Information for Patients
If you have anemia, your blood does not carry enough oxygen to the rest of your body. The most common cause of anemia is not having enough iron. Your body needs iron to make hemoglobin. Hemoglobin is an iron-rich protein that gives the red color to blood. It carries oxygen from the lungs to the rest of the body.
Anemia has three main causes: blood loss, lack of red blood cell production, and high rates of red blood cell destruction.
Conditions that may lead to anemia include
- Heavy periods
- Colon polyps or colon cancer
- Inherited disorders
- A diet that does not have enough iron, folic acid or vitamin B12
- Blood disorders such as sickle cell anemia and thalassemia, or cancer
- Aplastic anemia, a condition that can be inherited or acquired
- G6PD deficiency, a metabolic disorder
Anemia can make you feel tired, cold, dizzy, and irritable. You may be short of breath or have a headache.
Your doctor will diagnose anemia with a physical exam and blood tests. Treatment depends on the kind of anemia you have.
NIH: National Heart, Lung, and Blood Institute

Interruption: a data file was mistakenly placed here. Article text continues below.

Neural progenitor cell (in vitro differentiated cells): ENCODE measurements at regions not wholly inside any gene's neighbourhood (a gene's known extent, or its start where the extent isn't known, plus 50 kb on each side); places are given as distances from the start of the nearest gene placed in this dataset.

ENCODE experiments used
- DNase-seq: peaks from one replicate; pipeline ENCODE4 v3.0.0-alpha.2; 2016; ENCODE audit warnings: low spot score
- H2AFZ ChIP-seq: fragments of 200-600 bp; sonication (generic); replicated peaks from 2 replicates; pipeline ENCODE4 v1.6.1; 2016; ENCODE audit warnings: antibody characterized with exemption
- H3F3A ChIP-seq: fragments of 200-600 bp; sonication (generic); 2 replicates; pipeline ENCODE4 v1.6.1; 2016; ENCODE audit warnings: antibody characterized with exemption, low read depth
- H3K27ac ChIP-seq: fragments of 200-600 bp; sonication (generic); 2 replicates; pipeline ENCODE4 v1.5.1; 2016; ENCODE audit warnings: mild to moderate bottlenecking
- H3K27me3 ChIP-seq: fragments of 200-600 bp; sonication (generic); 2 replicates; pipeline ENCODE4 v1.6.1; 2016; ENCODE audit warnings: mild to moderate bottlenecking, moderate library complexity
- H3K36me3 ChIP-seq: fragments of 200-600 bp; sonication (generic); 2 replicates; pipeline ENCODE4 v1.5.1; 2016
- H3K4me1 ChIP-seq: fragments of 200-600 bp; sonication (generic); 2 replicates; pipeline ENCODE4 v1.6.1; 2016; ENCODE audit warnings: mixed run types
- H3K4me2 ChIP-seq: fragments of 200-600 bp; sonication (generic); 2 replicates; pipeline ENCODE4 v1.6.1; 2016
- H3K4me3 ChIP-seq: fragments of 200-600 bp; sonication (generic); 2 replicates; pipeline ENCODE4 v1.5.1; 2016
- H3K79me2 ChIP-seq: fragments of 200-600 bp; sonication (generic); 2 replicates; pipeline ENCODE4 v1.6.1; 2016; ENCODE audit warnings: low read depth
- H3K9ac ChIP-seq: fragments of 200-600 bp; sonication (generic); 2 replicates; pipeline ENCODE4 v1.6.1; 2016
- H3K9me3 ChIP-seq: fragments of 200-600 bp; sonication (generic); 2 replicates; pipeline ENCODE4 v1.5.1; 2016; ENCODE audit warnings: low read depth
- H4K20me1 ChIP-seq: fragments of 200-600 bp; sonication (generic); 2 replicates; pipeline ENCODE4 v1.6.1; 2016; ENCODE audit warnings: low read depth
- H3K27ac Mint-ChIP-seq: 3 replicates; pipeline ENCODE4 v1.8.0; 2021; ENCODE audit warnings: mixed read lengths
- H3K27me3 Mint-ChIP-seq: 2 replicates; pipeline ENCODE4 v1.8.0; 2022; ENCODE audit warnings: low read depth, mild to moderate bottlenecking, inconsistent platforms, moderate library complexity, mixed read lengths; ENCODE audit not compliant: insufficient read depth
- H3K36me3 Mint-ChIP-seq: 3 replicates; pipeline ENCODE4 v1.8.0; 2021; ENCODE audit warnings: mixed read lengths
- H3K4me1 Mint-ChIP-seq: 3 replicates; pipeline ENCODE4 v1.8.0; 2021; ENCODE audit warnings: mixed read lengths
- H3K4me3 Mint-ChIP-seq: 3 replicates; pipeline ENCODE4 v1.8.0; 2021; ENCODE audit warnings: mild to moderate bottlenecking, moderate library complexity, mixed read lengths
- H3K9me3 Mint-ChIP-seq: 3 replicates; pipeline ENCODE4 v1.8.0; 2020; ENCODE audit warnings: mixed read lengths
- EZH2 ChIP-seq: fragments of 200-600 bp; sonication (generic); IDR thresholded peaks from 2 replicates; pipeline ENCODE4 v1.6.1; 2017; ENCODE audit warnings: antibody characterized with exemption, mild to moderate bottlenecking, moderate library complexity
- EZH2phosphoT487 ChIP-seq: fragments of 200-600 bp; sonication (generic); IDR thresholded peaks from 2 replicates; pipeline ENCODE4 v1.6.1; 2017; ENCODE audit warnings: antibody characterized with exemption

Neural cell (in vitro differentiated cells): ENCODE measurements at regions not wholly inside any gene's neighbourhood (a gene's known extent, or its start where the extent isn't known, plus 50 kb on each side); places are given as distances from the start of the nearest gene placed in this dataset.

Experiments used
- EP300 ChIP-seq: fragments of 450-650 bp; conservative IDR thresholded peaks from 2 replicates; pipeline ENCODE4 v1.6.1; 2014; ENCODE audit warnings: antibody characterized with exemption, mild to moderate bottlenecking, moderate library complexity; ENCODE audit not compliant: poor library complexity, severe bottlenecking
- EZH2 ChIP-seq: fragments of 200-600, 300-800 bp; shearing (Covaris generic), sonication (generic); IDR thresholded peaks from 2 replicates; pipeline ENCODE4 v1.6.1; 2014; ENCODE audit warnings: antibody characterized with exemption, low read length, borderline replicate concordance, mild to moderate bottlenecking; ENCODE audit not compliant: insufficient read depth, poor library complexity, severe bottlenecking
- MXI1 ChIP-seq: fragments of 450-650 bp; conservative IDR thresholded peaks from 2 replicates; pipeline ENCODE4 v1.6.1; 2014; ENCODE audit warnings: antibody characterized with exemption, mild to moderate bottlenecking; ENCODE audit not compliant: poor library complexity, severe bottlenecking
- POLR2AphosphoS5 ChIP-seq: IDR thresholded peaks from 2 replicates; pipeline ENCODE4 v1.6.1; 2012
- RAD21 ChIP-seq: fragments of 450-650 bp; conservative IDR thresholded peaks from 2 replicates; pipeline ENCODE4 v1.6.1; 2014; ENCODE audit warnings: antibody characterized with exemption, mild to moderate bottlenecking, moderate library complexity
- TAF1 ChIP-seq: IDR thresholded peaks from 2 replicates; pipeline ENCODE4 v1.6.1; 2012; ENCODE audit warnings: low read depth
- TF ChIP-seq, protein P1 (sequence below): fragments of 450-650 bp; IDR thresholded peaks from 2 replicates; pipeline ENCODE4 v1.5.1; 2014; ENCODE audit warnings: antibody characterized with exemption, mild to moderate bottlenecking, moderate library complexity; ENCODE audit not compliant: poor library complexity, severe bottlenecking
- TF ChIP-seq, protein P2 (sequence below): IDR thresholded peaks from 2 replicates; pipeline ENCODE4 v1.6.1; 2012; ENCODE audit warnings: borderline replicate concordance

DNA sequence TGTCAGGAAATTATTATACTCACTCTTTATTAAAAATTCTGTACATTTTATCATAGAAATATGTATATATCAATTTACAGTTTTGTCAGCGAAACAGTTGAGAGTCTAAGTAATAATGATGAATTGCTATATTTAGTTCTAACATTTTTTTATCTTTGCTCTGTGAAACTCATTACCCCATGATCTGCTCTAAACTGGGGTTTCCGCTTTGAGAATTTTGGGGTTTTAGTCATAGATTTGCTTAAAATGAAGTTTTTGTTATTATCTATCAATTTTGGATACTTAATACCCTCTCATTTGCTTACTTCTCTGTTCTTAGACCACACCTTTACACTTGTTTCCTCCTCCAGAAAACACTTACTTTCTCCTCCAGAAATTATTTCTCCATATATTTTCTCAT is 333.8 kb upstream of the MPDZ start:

Congenital dyserythropoietic anemia Congenital dyserythropoietic anemia (CDA) is an inherited blood disorder that affects the development of red blood cells. This disorder is one of many types of anemia, which is a condition characterized by a shortage of red blood cells. This shortage prevents the blood from carrying an adequate supply of oxygen to the body's tissues. The resulting symptoms can include tiredness (fatigue), weakness, pale skin, and other complications.Researchers have identified three major types of CDA: type I, type II, and type III. The types have different genetic causes and different but overlapping patterns of signs and symptoms.CDA type I is characterized by moderate to severe anemia. It is usually diagnosed in childhood or adolescence, although in some cases, the condition can be detected before birth. Many affected individuals have yellowing of the skin and eyes (jaundice) and an enlarged liver and spleen (hepatosplenomegaly). This condition also causes the body to absorb too much iron, which builds up and can damage tissues and organs. In particular, iron overload can lead to an abnormal heart rhythm (arrhythmia), congestive heart failure, diabetes, and chronic liver disease (cirrhosis). Rarely, people with CDA type I are born with skeletal abnormalities, most often involving the fingers and/or toes.The anemia associated with CDA type II can range from mild to severe, and most affected individuals have jaundice, hepatosplenomegaly, and the formation of hard deposits in the gallbladder called gallstones. This form of the disorder is usually diagnosed in adolescence or early adulthood. An abnormal buildup of iron typically occurs after age 20, leading to complications including heart disease, diabetes, and cirrhosis.The signs and symptoms of CDA type III tend to be milder than those of the other types. Most affected individuals do not have hepatosplenomegaly, and iron does not build up in tissues and organs. In adulthood, abnormalities of a specialized tissue at the back of the eye (the retina) can cause vision impairment. Some people with CDA type III also have a blood disorder known as monoclonal gammopathy, which can lead to a cancer of white blood cells (multiple myeloma).Several other variants of CDA have been described, although they appear to be rare and not much is known about them. Once researchers discover the genetic causes of these variants, some of them may be grouped with the three major types of CDA.